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Laura Arnold ’00
Diving Deep for Data-Driven Change
Laura Arnold’s reliance on research and evidence as a curious and accomplished student became the hallmark of the foundation she now helms and has proven to be a potent weapon against some of the most intractable problems of our times. She is widely recognized as an innovator and leading voice in reforms to the criminal justice and health care systems, advocating for solutions in areas she describes as deeply broken, inefficient, and unjust.
Arnold is co-founder and co-chair of Arnold Ventures, a national philanthropy she and her husband, John Arnold, established in 2010. Through the organization, the Arnolds primarily focus on four issues: criminal justice, healthcare, education, and public finance. But they are also changing the conversation about how philanthropists can create meaningful change: namely, through research. For Arnold, a former corporate lawyer and oil company executive, that approach is closely related to her Yale Law School education.
“Systemic transformational change is possible but only through leadership steeped in the principles that Yale Law School champions: bold thinking, a willingness to take risks, and a dedication to evidence-based research and decision-making,” said Arnold.
The core mission of Arnold Ventures is “to invest in evidence-based solutions that maximize opportunity and minimize injustice.” Some of the research Arnold Ventures supports is on how to improve the quality of research itself — an undertaking that prompted one publication to describe the Arnolds as “Medicis for ‘research integrity.’”
Arnold speaks this language of data-driven change. She hosts a podcast on which she shares the mic with the most influential names in a wide variety of public policy areas. She serves on the advisory board at Stanford PACS, a research center that seeks to explore and share ideas that drive social change. And she once gave a Ted Talk entitled “The Four Most Dangerous Words? A New Study Shows.”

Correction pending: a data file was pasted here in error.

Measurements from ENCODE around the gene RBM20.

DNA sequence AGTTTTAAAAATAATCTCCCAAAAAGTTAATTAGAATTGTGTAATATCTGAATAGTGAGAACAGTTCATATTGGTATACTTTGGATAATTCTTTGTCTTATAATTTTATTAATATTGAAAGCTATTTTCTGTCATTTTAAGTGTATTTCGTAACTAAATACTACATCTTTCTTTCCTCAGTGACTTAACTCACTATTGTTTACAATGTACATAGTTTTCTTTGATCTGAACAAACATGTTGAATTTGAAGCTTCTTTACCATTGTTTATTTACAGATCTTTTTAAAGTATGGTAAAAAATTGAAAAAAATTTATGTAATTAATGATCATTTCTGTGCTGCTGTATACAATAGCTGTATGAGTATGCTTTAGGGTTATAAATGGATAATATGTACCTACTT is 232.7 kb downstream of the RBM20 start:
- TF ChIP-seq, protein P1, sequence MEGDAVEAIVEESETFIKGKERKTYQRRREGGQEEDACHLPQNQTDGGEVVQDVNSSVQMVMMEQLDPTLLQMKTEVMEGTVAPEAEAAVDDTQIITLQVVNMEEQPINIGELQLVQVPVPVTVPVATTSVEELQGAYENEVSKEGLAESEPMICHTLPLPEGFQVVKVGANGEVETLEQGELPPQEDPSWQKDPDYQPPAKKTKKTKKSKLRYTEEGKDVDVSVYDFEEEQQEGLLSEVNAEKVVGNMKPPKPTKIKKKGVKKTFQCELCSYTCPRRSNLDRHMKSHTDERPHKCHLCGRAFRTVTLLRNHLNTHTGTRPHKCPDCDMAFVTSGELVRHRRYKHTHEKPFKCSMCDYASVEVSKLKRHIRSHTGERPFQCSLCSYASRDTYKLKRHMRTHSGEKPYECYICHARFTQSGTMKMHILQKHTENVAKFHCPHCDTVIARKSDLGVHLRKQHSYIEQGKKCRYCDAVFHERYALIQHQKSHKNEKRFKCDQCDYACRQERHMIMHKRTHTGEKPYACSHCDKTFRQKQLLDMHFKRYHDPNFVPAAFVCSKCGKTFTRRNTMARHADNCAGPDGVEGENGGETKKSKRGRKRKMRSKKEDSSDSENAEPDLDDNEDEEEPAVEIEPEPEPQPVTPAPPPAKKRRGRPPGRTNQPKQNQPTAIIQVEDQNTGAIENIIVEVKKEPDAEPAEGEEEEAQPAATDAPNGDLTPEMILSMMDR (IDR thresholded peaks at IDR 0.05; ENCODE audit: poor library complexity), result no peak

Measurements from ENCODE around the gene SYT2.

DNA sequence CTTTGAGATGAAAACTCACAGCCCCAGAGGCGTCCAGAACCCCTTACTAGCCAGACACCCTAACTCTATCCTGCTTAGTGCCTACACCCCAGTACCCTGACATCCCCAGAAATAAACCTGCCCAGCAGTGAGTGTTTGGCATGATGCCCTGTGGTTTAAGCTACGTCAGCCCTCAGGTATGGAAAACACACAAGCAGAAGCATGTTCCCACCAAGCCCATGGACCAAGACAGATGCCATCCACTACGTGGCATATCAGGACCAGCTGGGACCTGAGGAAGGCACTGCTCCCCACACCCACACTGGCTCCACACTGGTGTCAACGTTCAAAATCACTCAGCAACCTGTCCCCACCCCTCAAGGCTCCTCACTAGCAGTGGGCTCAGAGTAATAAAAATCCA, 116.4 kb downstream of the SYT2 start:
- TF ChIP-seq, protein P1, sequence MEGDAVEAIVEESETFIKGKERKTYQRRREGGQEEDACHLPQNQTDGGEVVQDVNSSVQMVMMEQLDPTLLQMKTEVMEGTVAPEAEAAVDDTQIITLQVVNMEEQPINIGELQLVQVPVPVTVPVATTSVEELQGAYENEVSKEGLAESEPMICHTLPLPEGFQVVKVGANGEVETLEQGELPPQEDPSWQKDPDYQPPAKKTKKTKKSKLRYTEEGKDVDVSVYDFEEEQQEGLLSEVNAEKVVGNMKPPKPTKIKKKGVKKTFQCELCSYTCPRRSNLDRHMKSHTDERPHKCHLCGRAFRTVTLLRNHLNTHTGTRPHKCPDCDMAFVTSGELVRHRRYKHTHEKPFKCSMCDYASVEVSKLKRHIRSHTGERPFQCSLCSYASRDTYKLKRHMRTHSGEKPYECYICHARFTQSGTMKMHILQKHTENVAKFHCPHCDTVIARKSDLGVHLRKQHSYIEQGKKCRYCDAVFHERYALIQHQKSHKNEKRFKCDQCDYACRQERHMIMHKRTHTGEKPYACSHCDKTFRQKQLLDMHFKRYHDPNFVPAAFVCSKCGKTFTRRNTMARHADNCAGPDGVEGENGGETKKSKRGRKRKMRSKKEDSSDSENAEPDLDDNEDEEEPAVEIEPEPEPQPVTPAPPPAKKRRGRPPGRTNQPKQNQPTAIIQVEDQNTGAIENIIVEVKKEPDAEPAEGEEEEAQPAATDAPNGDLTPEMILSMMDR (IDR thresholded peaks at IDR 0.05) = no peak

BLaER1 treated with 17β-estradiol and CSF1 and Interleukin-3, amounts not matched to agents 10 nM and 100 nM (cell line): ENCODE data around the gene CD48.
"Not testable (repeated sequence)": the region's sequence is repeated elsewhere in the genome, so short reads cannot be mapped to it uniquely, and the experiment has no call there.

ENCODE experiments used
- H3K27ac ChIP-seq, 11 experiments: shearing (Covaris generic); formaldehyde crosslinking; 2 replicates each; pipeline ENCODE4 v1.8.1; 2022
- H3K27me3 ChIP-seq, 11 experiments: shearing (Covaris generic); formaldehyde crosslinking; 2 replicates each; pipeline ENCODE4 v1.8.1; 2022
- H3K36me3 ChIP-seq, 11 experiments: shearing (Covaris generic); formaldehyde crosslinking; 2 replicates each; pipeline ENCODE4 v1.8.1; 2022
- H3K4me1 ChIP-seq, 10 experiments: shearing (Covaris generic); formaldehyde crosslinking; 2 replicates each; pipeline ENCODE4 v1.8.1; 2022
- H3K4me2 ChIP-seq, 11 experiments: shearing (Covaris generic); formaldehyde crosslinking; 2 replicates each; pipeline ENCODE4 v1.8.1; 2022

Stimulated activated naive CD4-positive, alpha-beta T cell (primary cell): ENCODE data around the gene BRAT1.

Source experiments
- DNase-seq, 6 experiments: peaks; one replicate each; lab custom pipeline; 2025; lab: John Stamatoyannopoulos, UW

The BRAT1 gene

“I believe that true leadership is forged through an unwavering commitment to follow the data and evidence where it guides us, even when it’s not always popular to do so,” said Arnold.
True leadership means taking multi-pronged, unconventional approaches to problem solving, rather than seeking the more immediate results that philanthropy sometimes favors. For instance, to address another of its priorities — lowering prescription drug costs — Arnold Ventures funded a study that showed that prescription drug prices have increased by 68% since 2012. With these findings, it has advocated for patent system reforms. The organization then invested in a nonprofit generic drug company to stabilize the supply of essential generic medications administered in hospitals.
The Arnolds became full-time philanthropists with the creation of Arnold Ventures, which combines their earlier grant-making foundation with their advocacy and political efforts. It was not their first act of leadership in the world of giving. They were early signers of the Giving Pledge, in which signers publicly commit to donate the majority of their wealth to address some of society’s most pressing problems.
More recently, Arnold became a founding partner of the REFORM Alliance, a national criminal justice advocacy organization in 2019. She joined the group as a founding partner, along with leaders from the worlds of sports, business, and entertainment. The alliance is dedicated to reducing the number of individuals in a punitive system of mass incarceration, the revolving door of probation and parole, and the penalizing nature of fees and fines.
“America needs bold, visionary, systemic change to its criminal justice system,” said Arnold. “The kind of change that doesn't settle for tweaks to the status quo but asks instead how we would design our system if we had the chance to do it over, in the smartest and fairest ways possible.”